STUDIO CITY, CA — NSync’s Lance Bass became the Jan of the “Brady Bunch” this week when he competed with a “Hollywood studio” to buy the iconic house used in the 60s sitcom only to come up short.

On Friday, Bass tweeted that his offer for the home used for the exterior of the “Brady Bunch” had been accepted, but hours later he wrote that he had been edged out by a Hollywood studio.

He said that after an evening of celebrating what he thought was a deal, the seller’s realtor informed him that that he didn’t really have a deal.

“We were prepared to go even higher but was totally discouraged by the sellers agent. How is this fair or legal? How can I compete with a billion dollar corporate entity?” he wrote. “I truly believe I was used to drive up the price of the home knowing very well that this corporation intended on making their offer and it’s not a good feeling.”

According to the Los Angeles Times, the sellers never accepted an offer from Bass. Realtor Ernie Carswell told the newspaper eight buyers bid on the home, and a sale is expected to close in 10 days. Carswell would not tell the paper who the buyers are or whether they plan to preserve the iconic house.

“It got down to a horse race, and from those three [offers] an ultimate prevailing bid was selected by the trustee and a backup,” he told the paper.

Last month the home hit the market for the first time in 50 years. The split-level ranch house that served as the backdrop for the adventures of Greg, Marcia, Peter, Jan, Cindy, Bobby, Mike, Carol, and cousin Oliver listed at $1,885,000. The two-bedroom home is billed as America’s second most photographed home behind the White House.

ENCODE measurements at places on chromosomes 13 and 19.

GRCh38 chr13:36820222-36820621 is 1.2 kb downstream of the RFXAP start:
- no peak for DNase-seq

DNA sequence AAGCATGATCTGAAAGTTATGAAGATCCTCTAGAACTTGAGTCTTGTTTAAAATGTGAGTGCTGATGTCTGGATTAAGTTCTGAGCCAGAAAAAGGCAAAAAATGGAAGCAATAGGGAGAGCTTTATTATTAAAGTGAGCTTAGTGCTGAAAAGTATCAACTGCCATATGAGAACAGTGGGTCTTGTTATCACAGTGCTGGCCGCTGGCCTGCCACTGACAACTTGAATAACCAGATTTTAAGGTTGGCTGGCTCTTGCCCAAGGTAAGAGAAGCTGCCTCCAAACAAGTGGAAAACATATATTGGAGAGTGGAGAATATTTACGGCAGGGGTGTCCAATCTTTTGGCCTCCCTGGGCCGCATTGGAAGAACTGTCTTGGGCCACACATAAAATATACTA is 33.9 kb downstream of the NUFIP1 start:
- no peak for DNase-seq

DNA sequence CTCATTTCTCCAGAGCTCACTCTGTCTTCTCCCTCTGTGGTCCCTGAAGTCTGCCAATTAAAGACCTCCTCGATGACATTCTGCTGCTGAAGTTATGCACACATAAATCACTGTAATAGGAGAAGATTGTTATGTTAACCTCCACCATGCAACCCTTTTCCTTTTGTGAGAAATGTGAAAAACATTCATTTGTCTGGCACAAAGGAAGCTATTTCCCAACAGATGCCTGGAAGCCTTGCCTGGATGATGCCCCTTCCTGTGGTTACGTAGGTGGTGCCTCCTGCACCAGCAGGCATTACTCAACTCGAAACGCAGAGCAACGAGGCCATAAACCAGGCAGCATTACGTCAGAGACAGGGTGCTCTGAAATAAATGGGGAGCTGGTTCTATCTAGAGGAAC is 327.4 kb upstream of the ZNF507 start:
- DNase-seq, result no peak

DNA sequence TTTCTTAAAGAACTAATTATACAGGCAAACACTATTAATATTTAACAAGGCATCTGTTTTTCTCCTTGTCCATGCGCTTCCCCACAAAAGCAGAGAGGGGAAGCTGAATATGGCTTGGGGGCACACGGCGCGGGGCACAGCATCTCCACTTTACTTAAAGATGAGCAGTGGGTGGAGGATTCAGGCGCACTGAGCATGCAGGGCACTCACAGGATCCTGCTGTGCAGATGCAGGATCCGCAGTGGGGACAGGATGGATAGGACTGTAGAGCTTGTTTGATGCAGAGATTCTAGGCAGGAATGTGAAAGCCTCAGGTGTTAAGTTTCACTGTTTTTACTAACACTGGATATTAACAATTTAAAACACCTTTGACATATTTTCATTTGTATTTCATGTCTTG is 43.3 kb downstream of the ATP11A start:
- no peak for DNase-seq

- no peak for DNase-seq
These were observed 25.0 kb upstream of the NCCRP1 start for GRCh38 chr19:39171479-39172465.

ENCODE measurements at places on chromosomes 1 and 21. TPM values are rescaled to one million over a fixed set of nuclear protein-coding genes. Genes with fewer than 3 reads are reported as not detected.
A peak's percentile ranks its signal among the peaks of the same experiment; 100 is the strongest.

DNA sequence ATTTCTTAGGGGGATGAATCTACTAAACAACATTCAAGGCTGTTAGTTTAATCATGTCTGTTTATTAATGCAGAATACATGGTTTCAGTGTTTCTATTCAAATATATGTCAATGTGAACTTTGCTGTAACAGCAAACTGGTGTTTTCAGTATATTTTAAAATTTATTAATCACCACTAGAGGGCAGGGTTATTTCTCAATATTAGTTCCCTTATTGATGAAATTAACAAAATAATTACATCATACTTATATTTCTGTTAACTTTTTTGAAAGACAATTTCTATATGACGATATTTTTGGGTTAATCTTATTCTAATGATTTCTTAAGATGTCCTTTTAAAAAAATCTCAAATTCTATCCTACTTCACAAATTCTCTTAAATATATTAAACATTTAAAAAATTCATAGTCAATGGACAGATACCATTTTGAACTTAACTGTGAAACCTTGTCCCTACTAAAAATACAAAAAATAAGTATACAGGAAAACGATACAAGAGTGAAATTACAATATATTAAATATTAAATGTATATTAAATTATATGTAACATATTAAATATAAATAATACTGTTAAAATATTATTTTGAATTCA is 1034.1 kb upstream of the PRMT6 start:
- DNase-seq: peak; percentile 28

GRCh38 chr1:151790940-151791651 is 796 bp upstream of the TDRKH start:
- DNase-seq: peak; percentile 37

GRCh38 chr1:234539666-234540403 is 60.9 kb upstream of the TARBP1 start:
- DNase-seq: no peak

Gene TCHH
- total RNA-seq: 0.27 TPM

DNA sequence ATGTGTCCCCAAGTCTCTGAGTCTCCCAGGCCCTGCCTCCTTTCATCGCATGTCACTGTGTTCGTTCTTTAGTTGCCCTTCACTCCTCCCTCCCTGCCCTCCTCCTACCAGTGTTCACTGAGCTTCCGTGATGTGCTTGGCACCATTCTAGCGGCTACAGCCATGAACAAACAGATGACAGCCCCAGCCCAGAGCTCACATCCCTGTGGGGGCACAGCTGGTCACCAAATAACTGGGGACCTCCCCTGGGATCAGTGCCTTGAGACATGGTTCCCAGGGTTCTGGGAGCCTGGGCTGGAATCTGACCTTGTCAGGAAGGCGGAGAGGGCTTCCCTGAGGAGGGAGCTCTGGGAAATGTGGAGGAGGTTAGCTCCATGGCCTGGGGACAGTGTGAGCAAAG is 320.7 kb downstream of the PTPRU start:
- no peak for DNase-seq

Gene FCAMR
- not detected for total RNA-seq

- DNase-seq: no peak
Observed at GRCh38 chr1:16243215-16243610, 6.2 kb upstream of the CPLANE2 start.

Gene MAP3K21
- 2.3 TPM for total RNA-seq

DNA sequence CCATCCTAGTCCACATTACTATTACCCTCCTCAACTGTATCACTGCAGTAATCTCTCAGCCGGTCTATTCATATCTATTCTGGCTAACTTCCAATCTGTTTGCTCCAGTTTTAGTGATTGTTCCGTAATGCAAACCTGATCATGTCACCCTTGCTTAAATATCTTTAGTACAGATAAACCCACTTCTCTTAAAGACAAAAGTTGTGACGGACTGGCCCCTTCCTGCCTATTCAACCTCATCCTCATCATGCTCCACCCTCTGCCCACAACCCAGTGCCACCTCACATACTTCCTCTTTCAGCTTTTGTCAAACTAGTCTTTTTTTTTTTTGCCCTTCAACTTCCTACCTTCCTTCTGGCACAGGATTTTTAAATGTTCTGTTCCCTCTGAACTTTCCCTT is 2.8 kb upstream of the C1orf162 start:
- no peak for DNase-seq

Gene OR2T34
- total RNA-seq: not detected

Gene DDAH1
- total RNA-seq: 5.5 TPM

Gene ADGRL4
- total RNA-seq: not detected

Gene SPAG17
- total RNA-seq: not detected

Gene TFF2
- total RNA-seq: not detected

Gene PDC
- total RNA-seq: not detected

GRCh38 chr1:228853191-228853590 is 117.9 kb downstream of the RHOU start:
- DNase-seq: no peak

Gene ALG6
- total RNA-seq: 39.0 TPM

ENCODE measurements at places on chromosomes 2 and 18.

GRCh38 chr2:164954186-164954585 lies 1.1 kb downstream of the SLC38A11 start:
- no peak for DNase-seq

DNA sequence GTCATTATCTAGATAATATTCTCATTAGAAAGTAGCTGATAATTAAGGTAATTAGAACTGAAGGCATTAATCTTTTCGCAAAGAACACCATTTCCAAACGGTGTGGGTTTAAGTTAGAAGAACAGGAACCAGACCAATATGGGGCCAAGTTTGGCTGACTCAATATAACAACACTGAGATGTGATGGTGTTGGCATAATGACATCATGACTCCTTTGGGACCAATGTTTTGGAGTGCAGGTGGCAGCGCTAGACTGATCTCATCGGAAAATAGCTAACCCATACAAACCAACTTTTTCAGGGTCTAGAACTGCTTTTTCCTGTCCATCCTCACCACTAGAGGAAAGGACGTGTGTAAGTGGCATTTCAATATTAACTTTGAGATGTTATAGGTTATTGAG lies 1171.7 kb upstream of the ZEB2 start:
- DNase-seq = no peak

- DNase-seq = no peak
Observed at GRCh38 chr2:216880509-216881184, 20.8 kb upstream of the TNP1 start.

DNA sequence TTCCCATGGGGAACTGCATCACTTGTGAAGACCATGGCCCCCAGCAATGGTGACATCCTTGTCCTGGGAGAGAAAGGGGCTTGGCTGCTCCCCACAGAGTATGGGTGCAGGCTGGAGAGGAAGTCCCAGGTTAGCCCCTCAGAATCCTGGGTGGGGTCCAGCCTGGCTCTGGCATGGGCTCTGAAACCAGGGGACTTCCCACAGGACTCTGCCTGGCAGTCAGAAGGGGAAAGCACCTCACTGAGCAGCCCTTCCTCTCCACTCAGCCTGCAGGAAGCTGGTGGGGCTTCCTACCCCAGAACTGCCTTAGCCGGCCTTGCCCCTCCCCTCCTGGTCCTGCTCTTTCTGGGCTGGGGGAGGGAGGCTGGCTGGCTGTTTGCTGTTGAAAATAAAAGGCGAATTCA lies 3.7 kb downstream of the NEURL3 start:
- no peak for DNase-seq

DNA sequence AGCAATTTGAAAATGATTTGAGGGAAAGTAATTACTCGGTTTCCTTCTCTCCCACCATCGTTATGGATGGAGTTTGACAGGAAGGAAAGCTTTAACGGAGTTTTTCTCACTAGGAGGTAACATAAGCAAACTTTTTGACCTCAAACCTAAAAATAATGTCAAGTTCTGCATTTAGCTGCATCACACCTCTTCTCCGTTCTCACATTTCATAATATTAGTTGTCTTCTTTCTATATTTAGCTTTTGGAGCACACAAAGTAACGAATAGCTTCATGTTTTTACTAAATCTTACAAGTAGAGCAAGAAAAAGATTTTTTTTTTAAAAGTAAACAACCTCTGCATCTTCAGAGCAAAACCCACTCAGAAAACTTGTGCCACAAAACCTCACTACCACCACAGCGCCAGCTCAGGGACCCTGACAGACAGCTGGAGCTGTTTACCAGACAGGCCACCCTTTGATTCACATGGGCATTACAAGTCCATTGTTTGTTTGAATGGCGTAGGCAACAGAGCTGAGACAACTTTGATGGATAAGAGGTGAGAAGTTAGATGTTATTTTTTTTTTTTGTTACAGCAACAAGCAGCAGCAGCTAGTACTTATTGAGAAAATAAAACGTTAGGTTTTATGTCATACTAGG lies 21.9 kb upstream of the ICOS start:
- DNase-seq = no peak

Situated in Studio City’s Colfax Meadows, the home boasts a gated motor court and two master suites. According to records, Violet and George McCallister bought the house for $61,000 in 1973 when the “Brady Bunch” was still airing. While the interior never served as a set for the show, the home is like a time capsule, with decor unchanged since the early 70s. It has a wet bar, a tall stone fireplace and a master bedroom with wall-to-wall hot pink Toile de Jouy wallpaper and matching bedspread.

The dated home is in a neighborhood notorious for tear-downs and rebuilds, but the owners hoped to be able to attract a buyer interested in preserving the piece of architectural Americana.

“We’re not going to accept the first big offer from a developer who wants to tear it down,” Carswell told the Los Angeles Times last month.

Bass had told fans he intended to preserve the home, even remodeling the interior to match the “Brady Bunch” set. There is no word yet on what the mystery buyer intends to do with the house.

This listing originally appeared on For more information and photos, click here.

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